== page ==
Better late than never---some reflections!
Nearly 3o hours after leaving America, the glistening wats below welcome me and my incoming plane "home". The 3 weeks spent in the US were great. It was a whirlwind, as can only be expected, but great nonetheless. I slipped more comfortably into my previous life then I anticipated, having only to remind myself to say "thank-you" (and not "Kaupkunka") and drive on the right side of the road. I have grown to love Thailand and the people here, but being away from my own Country has only strengthened the bond I feel to it. Being on foreign soil has definitely made me "proud to be an American." The omission of "more" was not a mistake---there was indeed a time that I was NOT proud to be an American. One of the many things I have noticed in my travels is that being American comes with it's price. It's a tiny one, considering the price that so many others have paid, are paying, and will pay to make America what it is, but it does have a "break the stereotype" price. I wouldn't be exaggerating if I said that every non-American I've met has said something alone the lines of "you don't quite fit my idea of an American". I've come to understand that as a compliment---being assured that the "insult" part of that wasn't directed towards me. Though, in a more defensive mindset, I would say it kind of reminds me of someone saying "I hate gay people---but you're not like them". Um. Okay.
One of the key turning points, hands down, was the election. I went to watch the inauguration with hundreds of other Americans and the pride that filled the 3 story, packed building was nothing short of amazing. It was in those moments of complete togetherness with complete strangers that made me realize how special America really is. For everyone there, it wasn't necessarily about Obama---it was just about change, about Hope and new beginnings. Most people cried, hugged, clapped, smiled, high-fived. I took part in all of it---sharing a moment with strangers who, at that time, we're as good as family, was something that really changed my thinking. It opened my eyes to a bond that goes beyond the surface. Beyond my intolerance of the ignorant, loud, obnoxious American stereotype. Beyond the surfacy things that have kept me from "claiming" America.
When I traveled home, with a new found hope, appreciation, and excitement, it was as if I was stepping on American soil for the first time. I was taking it all in as an outsider---a view, I would argue, that gives an amazingly fresh, appreciative perception. The first thing I remember thinking was "wow, people here are super friendly"---and then, in my layover in the Atlanta airport, I got a treat. Troops coming home. I didn't fully know what was going on at first, but, because I have gotten so used to "going with the flow" living in a foreign country (if you're walking, and all of a sudden everyone stops, you should stop too---even if it takes you a long time to figure out that the King's song is playing---), I just...well, 'went with the flow'. Before I knew it, I was on my feet, applauding with the hundreds of other people around me. When I saw the troops, I got chills. I always admired the pride---the honour---the love---in Thailand. The respect they have for their King and their Country is amazing and at times, it leaves me awestruck. But the experience I had in the airport that day will always be a reminder that 'we have that too'....it's just that I've been too spoiled by it to recognize it as "special".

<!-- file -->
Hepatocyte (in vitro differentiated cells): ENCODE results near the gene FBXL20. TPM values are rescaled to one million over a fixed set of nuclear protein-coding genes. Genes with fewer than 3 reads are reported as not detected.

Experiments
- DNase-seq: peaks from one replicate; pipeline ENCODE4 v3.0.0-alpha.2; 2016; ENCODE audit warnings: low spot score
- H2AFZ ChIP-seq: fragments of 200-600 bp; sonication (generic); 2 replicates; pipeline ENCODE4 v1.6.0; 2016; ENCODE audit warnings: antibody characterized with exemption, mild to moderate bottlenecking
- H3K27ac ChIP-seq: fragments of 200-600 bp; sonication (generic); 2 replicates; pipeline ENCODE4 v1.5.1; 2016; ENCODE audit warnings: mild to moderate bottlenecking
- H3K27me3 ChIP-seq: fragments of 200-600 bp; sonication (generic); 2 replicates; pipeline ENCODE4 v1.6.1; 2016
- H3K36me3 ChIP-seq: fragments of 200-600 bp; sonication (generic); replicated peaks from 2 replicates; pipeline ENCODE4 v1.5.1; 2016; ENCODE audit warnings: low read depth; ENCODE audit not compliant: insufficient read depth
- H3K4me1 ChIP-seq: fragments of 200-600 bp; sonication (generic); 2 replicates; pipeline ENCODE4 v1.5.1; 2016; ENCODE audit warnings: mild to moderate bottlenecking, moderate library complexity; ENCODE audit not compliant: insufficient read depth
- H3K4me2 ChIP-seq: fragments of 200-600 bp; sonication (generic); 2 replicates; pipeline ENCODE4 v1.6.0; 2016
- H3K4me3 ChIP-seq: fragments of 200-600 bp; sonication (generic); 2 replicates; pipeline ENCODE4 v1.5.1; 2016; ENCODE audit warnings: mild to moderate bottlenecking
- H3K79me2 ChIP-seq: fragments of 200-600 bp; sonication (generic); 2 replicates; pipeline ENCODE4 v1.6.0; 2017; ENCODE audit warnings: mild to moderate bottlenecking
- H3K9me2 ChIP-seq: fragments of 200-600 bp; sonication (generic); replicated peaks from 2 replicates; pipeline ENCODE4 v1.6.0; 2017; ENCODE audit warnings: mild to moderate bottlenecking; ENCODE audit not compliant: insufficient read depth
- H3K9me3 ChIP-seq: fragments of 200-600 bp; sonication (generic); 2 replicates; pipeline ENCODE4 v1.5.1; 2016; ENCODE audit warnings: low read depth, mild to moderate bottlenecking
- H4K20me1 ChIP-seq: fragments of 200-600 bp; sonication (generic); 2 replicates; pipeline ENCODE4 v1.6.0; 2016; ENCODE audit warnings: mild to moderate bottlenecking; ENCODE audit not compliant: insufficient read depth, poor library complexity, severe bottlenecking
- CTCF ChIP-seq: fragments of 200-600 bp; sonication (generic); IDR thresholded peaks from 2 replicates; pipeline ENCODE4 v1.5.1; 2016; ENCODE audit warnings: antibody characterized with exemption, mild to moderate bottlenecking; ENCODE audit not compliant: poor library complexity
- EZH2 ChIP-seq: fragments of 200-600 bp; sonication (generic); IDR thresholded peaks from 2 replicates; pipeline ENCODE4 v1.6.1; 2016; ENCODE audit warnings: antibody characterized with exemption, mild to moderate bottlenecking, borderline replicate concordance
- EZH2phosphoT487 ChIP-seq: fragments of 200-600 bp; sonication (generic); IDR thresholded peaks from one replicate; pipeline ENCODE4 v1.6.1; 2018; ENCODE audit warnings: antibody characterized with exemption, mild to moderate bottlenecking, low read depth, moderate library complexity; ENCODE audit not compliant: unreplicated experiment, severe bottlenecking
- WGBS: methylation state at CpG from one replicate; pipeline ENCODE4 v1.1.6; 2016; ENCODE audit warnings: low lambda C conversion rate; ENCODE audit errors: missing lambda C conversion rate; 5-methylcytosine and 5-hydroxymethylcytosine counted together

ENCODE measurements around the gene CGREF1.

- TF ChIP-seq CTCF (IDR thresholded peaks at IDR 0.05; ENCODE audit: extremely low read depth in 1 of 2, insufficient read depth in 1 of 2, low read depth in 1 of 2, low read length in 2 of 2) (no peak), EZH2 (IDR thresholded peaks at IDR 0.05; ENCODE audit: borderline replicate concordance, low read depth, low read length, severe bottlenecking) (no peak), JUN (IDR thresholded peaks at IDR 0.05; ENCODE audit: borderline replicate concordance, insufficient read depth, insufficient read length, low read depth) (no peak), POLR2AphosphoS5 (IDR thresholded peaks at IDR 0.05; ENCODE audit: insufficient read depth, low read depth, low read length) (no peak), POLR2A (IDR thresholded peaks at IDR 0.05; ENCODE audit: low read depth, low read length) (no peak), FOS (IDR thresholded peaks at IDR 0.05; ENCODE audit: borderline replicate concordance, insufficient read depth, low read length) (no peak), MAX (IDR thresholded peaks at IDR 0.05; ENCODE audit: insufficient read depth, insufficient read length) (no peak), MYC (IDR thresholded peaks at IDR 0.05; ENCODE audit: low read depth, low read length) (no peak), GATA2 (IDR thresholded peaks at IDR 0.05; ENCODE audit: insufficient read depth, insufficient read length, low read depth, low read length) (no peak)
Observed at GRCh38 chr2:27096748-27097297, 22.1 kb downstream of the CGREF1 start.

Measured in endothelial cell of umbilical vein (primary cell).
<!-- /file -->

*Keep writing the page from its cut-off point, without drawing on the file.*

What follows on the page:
I continue to be in love with my life here. The culture. The people. My kids. The language. I enjoy the bonds that I've formed, am forming, and love the challenge that a culture/language barrier gives me. I face it everyday. Some moments, it's incredibly uplifting, and others, it's incredibly frustrating, and sometimes even painful. It's truly amazing how, at the root of it, people are people. There is so much that can be learned, understood, even when words aren't available. Yet, during those moments of frustration and pain, it's difficult accepting that bonds may only go so deep with these kinds of barriers. It's difficult, at times, knowing that I may never fully be able to know my kids without the help of a translator. And even then, there are many things that culture and/or language won't have a translation for. But, I'm still welcoming every aspect with arms, eyes, heart wide open. Through all this, I think I've discovered that I have a real future in education and am excited to continue running with, and growing with, that possibility. I do occasionally watch my 'homeroom teachers' with a bit of envy---and think eventually I'd like to be a 'homeroom' teacher who can actually FULLY communicate with her class! But for now, the fulfillment I've gotten from watching my kids grow (I get to keep 'my kids' through 3 grades ....that's a perk that homeroom teachers don't get!), teaching them a language that I know will help them as they get older, AND teaching them to READ ( :) :) :)), is unexplainable!